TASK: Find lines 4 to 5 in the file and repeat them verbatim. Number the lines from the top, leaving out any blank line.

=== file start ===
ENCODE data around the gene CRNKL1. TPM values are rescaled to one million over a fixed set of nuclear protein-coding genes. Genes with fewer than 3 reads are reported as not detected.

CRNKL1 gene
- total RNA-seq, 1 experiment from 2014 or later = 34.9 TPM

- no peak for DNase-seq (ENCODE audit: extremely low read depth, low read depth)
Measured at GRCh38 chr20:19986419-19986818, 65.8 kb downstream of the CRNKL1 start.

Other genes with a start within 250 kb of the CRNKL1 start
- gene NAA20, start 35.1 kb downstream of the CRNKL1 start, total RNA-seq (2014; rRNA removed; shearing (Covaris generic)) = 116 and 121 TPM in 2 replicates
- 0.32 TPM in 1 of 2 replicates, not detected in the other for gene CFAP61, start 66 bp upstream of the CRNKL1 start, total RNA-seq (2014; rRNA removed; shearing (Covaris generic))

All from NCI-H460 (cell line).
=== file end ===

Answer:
- no peak for DNase-seq (ENCODE audit: extremely low read depth, low read depth)
Measured at GRCh38 chr20:19986419-19986818, 65.8 kb downstream of the CRNKL1 start.